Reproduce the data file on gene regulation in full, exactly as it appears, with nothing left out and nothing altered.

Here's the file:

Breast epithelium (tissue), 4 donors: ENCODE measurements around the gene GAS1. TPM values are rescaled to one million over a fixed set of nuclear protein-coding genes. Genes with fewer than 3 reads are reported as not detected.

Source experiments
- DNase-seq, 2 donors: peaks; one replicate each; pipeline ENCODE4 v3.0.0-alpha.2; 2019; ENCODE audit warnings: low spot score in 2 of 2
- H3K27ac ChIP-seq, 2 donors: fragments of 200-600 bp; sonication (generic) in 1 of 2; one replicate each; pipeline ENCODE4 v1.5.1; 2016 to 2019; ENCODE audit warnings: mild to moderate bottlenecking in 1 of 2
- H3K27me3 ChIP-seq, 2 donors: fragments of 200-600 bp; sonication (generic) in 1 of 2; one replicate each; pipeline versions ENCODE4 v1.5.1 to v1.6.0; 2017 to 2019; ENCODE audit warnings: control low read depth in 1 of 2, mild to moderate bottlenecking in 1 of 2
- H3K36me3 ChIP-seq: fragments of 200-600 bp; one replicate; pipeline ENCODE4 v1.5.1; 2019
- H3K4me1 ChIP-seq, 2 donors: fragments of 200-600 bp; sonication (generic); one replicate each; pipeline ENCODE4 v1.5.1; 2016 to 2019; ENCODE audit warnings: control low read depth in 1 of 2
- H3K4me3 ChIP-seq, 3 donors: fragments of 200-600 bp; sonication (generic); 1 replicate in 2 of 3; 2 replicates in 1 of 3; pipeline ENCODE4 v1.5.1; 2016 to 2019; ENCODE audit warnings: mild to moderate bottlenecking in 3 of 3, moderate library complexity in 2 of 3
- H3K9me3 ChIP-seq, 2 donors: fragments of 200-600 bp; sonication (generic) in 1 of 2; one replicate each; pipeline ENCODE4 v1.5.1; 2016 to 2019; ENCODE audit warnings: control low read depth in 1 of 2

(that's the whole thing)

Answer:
Breast epithelium (tissue), 4 donors: ENCODE measurements around the gene GAS1. TPM values are rescaled to one million over a fixed set of nuclear protein-coding genes. Genes with fewer than 3 reads are reported as not detected.

Source experiments
- DNase-seq, 2 donors: peaks; one replicate each; pipeline ENCODE4 v3.0.0-alpha.2; 2019; ENCODE audit warnings: low spot score in 2 of 2
- H3K27ac ChIP-seq, 2 donors: fragments of 200-600 bp; sonication (generic) in 1 of 2; one replicate each; pipeline ENCODE4 v1.5.1; 2016 to 2019; ENCODE audit warnings: mild to moderate bottlenecking in 1 of 2
- H3K27me3 ChIP-seq, 2 donors: fragments of 200-600 bp; sonication (generic) in 1 of 2; one replicate each; pipeline versions ENCODE4 v1.5.1 to v1.6.0; 2017 to 2019; ENCODE audit warnings: control low read depth in 1 of 2, mild to moderate bottlenecking in 1 of 2
- H3K36me3 ChIP-seq: fragments of 200-600 bp; one replicate; pipeline ENCODE4 v1.5.1; 2019
- H3K4me1 ChIP-seq, 2 donors: fragments of 200-600 bp; sonication (generic); one replicate each; pipeline ENCODE4 v1.5.1; 2016 to 2019; ENCODE audit warnings: control low read depth in 1 of 2
- H3K4me3 ChIP-seq, 3 donors: fragments of 200-600 bp; sonication (generic); 1 replicate in 2 of 3; 2 replicates in 1 of 3; pipeline ENCODE4 v1.5.1; 2016 to 2019; ENCODE audit warnings: mild to moderate bottlenecking in 3 of 3, moderate library complexity in 2 of 3
- H3K9me3 ChIP-seq, 2 donors: fragments of 200-600 bp; sonication (generic) in 1 of 2; one replicate each; pipeline ENCODE4 v1.5.1; 2016 to 2019; ENCODE audit warnings: control low read depth in 1 of 2